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Quartz: the world turns grey

14 September 2008

Engineered stone : Quartz
Quartz composites have taken stone companies involved in worktops unequivocally into the fickle world of fashion. And the height of kitchen fashion at the moment is concrete grey

Whether you call it Platinum, Gravel, Oyster, Concrete Block or something else, the hot colour for Quartz kitchen worktops now is, apparently, grey. “It’s a very European look,” says Jacquie Hayhoe, who markets CaesarStone for Rochdale company Ebor.
Of course, not everyone wants the latest fashion and suppliers of quartz say the biggest seller is still polished black, with or without mirror chips in it.
Light colours are also popular, although Wendy Brown, who markets Quarella’s PianoForte quartz in the UK believes there is a North-South divide, with dark colours preferred in the North and creams and greys in the South.
She believes the market is highly influenced by the media. “If Sarah Beeny featured an orange worktop on the Property Ladder everyone would want orange.”
It is an important point. Quartz tries to be very much at the cutting edge of fashion and, in spite of the continuing popularity of black, owes its success to its ability to both follow and establish fashion trends.
As Mary Ford at MFS Stone Surfaces says: “It’s evolved.” MFS were early into the market with Italian-made Arenastone that has seen many new colours and new finishes over the years, like the recently introduced Crema Venato, a cream colour with a vein in it, and the textured finish they call Velvet. Mary also says the lighter colours are particularly popular in London.
Like any fashion product, quartz has to keep evolving to remain in the front line and each producer tries to keep one step ahead of its rivals in novelty value. Some of the ranges are available not just as 20mm or 30mm slabs for worktops, but also in matching 12mm slabs and tiles for walls and (albeit rather expensive) floors. Large format 12mm thick slabs are easy to handle and bond to walls.
Quartz composites are made using a process developed by Italian machinery company Breton. Quartz slabs are now made by many companies around the world using the process patented by Breton owner Marcello Toncelli in 1977, although it was not until large format (3m x 1.4m) slabs were introduced in the mid-90s that quartz really started to take off.
Making the slabs involves mixing together crushed quartz, polyester resin, pigment and possibly pieces of mirror or other additives. The mixture is poured into a mold and compacted before going into a kiln for 30-45 minutes. The finished slabs go into an air cooling machine before being calibrated and finished.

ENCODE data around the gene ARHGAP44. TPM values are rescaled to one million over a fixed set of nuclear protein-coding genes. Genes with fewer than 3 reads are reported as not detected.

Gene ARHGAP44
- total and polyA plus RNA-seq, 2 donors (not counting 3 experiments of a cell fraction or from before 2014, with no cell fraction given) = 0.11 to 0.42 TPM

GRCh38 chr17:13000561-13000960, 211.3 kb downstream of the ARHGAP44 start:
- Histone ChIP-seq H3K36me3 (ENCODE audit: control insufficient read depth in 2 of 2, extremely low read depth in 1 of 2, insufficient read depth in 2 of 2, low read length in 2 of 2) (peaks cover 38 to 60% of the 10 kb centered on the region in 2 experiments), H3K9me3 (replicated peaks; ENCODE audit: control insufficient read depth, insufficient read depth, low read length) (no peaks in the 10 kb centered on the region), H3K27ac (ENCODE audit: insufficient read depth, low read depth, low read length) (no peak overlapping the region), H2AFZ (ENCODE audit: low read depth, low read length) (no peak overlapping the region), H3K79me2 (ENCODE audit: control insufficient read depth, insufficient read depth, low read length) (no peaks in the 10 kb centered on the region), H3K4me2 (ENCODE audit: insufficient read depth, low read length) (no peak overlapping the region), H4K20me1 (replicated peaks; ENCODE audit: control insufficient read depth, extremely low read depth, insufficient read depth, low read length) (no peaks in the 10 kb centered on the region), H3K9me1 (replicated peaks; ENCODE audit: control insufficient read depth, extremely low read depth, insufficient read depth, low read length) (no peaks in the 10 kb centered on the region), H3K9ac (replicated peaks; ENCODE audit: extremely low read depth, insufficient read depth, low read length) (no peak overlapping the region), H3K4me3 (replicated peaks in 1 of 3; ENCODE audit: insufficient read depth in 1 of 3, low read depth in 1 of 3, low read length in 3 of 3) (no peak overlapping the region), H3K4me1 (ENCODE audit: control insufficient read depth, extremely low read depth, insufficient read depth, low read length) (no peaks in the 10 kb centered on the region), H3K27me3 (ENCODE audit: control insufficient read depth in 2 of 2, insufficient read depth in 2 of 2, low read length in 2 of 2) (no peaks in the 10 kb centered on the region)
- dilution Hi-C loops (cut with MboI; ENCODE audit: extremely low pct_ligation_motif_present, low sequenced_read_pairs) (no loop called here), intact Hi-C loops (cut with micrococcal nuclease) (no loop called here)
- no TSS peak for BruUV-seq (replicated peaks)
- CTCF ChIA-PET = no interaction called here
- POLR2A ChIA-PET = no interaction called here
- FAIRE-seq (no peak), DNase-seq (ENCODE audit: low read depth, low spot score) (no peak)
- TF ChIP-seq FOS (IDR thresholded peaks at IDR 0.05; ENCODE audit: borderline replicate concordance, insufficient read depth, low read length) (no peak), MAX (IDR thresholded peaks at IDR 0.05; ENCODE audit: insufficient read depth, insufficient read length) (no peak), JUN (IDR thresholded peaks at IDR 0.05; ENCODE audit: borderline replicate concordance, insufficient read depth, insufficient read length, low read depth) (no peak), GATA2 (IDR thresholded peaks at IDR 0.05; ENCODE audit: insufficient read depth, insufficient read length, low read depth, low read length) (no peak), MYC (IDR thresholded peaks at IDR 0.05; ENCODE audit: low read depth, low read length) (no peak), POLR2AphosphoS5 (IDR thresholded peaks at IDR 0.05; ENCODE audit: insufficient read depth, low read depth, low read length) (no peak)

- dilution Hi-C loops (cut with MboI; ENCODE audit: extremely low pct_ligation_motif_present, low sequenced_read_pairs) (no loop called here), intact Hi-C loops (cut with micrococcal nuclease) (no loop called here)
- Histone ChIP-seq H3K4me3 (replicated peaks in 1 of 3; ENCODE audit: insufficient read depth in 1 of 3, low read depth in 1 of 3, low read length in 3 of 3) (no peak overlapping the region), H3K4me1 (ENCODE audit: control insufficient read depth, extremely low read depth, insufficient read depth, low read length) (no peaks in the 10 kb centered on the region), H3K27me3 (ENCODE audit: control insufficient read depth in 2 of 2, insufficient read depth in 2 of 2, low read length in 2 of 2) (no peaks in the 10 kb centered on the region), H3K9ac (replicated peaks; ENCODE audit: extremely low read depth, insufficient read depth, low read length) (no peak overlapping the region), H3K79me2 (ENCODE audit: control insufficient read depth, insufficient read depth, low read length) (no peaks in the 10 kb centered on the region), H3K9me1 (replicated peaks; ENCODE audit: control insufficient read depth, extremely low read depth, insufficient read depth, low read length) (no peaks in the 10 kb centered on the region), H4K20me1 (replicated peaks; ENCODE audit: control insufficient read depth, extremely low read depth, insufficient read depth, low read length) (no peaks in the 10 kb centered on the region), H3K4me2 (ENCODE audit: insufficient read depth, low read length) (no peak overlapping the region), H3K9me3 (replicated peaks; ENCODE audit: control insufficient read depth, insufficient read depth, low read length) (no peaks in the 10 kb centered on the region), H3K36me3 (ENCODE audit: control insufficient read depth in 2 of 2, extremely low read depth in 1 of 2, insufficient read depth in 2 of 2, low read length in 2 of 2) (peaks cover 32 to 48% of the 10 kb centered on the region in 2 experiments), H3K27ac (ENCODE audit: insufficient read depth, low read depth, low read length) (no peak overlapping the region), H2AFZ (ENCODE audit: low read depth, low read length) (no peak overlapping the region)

Although the process avoids the primary sawing necessary in the initial processing of natural stone, it uses a fair amount of energy in the extraction and processing of the quartz and the production of resin and pigments, as well as for making the slabs themselves, which is why quartz composites are more expensive than most granites.
In the UK, quartz really only started its meteoric growth in popularity after the turn of the millennium and since then companies processing granite have been forced by customer demand to encompass it or lose out on a significant and, until this year at least, still growing sector of the market.
MFS have been in the market longer than most people. They were selling quartz in the 1980s, although only smaller size slabs were available then and it was not used for kitchen worktops. Mary Ford can remember the days masons said they processed stone not man-made products. “A few years down the line they have come back to us saying they can’t afford not to use quartz.
“There is a bit of a learning curve for the people in the factory, which is why we let fabricators come here and have a bit of a training programme if they feel they need it.”
She does not believe the end user shares the stone industry’s perception of a division between natural and engineered stone. “The average end user doesn’t realise quartz isn’t granite,” she says. “They aren’t really interested in how it’s made. They like it and want it because of the colour.”
The sales pitches for some quartz products have been a little over-enthusiastic at times in order to make the material seem so much better than granite and justify the higher price. And quartz is still compared favourably with granite by those selling it, notably pointing out that it is non-porous so it will resist stains without needing to be sealed and that its flexural strength is five times greater than granite’s so it does not snap so easily.
But some of the froth has now been removed from the pitch and the material survives on its own merits as another weapon in the mason’s armoury to take a larger share of the kitchen – and more recently bathroom – market.
Complaints that quartz made expensive diamond tools wear out more quickly than granite and that there was a danger of the resins in quartz materials being scorched if they were worked too quickly or with not enough water have faded as diamond tools have been designed specifically for working quartz and it becomes apparent what can and can’t be achieved with experience.